How to prepare to do business with Israelis

Israel's diplomatic successes and presence on the world stage are underpinned by the reputation of Israelis as brash, rough, but innovative entrepreneurs.  The nation is a world-class business powerhouse.  The culture and behavior of the people are shaped by various factors businesspeople and others need to know and understand before engaging with Israelis if they want to ensure successful encounters and outcomes.

I learned from teaching business management and marketing to international university students and global business consulting how impactful social and cultural influences are on business strategies and entrepreneurship.  That is why I am so enthusiastically recommending  Israeli Business Culture: Building Effective Business Relationships with Israelis by

Osnat Lautman (Gefen Publishing, 2019, Second Edition).

Lautman's book is an easy read.  It is foremost a teaching book.  It is a must-read primer for businesspeople like Japan's largest insurance company president and CEO before he dives into Israel's business headwaters.  He is the latest comer looking to identify and partner with Israel's hi-tech companies.  His goal, he told the Jerusalem Post, is "to integrate [the Israelis] into their business operations."  Careful here.

Japanese cultural and social norms of behavior seem antithetical to the business culture and social norms of Israelis.  Lautman's book will prepare Mr. Nagano if it does not discourage him and his staff.  The book will help overcome imponderable complications and risks at a personal level, if not financial.  I recommend they not only read it, but schedule several pre-arrival and in-service workshops with Ms. Lautman to acculturate themselves before negotiating any deals.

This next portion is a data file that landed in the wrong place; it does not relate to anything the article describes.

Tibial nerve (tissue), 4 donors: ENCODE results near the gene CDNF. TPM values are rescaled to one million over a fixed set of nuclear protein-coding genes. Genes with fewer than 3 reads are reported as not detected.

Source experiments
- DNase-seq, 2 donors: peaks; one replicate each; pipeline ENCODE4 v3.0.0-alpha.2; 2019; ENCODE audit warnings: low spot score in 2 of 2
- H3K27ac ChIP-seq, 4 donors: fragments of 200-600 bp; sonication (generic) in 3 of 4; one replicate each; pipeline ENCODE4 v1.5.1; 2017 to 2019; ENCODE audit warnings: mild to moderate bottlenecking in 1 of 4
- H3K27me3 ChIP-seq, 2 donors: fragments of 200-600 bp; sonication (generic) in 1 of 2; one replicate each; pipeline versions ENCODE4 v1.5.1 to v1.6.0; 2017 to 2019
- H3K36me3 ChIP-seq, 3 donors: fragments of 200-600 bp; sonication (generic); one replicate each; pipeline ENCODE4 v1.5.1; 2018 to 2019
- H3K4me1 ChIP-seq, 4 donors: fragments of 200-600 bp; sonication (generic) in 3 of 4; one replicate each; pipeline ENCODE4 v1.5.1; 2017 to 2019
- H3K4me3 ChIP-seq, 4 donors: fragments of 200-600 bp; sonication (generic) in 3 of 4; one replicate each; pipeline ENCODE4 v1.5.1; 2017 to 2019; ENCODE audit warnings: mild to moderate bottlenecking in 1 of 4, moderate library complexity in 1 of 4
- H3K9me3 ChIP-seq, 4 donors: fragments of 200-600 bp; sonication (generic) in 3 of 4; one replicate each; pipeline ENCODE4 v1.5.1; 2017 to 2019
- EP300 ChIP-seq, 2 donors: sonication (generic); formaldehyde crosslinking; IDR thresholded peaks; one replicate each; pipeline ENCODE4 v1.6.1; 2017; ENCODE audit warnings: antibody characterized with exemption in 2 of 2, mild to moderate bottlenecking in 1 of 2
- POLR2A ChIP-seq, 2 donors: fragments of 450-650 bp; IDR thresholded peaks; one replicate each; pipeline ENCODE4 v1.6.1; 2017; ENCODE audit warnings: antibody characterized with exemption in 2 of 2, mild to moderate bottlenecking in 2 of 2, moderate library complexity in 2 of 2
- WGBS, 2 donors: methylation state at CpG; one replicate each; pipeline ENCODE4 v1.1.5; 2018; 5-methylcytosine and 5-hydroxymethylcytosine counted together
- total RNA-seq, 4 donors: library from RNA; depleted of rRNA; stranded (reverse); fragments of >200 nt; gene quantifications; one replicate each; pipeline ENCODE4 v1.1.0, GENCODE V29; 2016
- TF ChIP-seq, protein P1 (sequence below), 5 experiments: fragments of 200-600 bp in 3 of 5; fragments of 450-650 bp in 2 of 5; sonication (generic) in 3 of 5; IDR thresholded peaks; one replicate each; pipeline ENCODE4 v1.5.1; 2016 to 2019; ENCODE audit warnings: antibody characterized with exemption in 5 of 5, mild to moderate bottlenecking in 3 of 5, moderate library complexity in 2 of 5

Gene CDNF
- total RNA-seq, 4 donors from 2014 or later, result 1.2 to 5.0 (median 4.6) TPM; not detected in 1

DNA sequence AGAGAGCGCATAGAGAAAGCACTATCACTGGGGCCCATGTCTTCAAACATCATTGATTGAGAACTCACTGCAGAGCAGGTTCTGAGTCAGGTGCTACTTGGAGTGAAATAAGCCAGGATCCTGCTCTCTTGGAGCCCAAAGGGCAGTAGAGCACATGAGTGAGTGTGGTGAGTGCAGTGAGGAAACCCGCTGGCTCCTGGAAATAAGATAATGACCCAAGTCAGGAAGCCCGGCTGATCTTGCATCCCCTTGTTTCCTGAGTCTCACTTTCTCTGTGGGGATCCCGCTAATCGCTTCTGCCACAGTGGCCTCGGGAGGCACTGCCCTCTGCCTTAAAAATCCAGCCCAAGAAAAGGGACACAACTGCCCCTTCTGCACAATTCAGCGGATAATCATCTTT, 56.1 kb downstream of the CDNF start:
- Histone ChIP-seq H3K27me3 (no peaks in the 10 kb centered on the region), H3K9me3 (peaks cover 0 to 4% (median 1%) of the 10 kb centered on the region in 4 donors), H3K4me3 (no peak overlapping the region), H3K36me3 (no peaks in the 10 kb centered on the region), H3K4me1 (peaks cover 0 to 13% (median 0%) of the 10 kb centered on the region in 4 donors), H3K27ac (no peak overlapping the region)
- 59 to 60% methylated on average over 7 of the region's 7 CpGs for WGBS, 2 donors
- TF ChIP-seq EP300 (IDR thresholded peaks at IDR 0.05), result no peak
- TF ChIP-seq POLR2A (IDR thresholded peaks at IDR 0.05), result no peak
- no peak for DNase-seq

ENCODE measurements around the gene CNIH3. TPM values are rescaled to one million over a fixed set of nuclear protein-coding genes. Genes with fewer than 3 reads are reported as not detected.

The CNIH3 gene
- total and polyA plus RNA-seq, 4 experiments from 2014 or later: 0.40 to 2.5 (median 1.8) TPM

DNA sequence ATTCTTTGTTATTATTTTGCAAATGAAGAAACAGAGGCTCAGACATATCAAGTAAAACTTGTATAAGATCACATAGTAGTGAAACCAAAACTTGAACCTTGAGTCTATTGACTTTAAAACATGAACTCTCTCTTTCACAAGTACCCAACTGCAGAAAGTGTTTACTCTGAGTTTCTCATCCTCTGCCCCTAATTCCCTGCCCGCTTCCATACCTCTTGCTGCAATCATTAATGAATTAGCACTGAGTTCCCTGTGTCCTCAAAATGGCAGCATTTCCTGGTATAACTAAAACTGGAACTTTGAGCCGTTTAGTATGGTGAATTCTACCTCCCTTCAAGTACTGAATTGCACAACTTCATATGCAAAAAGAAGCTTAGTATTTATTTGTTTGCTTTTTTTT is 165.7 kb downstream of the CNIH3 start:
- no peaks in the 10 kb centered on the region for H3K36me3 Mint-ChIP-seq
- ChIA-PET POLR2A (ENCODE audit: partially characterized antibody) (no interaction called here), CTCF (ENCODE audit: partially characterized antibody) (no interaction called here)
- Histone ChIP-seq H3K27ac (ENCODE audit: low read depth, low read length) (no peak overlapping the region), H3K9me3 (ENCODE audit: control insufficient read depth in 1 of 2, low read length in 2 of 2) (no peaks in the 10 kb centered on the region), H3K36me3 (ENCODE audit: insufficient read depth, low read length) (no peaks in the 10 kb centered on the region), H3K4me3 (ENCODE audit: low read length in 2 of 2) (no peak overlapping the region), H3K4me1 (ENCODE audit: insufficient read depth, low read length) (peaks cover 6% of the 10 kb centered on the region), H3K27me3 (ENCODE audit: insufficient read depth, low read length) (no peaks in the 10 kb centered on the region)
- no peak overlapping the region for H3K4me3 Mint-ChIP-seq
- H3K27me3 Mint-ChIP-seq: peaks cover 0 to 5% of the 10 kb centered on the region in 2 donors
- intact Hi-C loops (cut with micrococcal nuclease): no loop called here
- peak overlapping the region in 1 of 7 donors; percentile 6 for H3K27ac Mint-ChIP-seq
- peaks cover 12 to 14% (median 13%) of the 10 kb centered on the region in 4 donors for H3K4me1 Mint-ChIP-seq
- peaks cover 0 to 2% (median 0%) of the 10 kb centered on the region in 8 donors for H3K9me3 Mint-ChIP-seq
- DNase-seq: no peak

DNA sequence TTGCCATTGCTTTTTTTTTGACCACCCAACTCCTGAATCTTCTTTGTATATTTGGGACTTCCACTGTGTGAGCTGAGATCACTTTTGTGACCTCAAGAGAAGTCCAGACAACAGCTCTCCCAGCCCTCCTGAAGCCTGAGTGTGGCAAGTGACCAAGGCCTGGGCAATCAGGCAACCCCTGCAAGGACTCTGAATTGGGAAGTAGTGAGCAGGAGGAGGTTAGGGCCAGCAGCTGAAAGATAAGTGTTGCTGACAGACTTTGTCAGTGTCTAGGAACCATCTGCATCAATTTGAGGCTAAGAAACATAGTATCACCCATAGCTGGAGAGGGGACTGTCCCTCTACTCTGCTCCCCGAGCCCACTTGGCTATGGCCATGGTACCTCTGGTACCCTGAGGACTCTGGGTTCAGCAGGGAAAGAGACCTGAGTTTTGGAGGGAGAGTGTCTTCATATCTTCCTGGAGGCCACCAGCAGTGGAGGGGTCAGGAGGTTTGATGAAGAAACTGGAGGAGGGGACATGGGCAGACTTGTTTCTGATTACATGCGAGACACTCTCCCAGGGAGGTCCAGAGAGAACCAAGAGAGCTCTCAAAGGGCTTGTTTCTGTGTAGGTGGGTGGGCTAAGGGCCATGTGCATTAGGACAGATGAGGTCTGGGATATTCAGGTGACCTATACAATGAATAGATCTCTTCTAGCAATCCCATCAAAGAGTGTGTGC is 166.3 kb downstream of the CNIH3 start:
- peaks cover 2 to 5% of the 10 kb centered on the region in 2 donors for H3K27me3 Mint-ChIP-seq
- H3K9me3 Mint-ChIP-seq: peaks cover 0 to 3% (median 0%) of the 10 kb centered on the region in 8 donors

They will learn how Israel's history and national identity shape her business mentality, which earned the sobriquet "the world's start-up nation."  Lautman's work is not simply anecdotal, the product of years consulting at home and abroad.  "She started her extensive research on the differences between Israeli and non-Israeli business cultures, including [thousands of hours of] video interviews with businesspeople from numerous origins."

Lautman's growth and advancement as a global business relations expert with a specialty in cultural relativism are handily woven together with her extensive academic knowledge in human behavior and organization.  I get the picture of Osnat, the person, as highly disciplined with outsized intelligence, writing, and teaching skills.  She lays the issues out before the reader, for example, describing Israeli traits bluntly — not to offend, as I have heard from others, but to make them relatable to non-Israelis engaging with them.  Her work is laced with love.

Margaret Mead was the expert in the cross-cultural approach in the study of personality and society.  Osnat takes a page from Mead by examining and explaining the culture conditioning affecting businesspeople.  Mead did not work to influence those she studied, whereas Lautman is offering a guide to successful business interplay using this approach.  For instance, her chapter on "Ten Things to Expect When Working with Israelis" addresses their motivations, expectations for employees and managers, negotiating style, task performance, and more.  The book has ten pages of references for further reading; that is a trademark asset of every good teacher.

Israeli Business Culture is a helpful and trustworthy read not just for businesspeople.  Every philanthropist and tourist ought to read it on the flight to Israel.  Birthright and Masa students coming to tour and study will enhance their experiences before engaging with Israelis by first reading the book.  And I highly recommend it to every Arab politician and negotiator.

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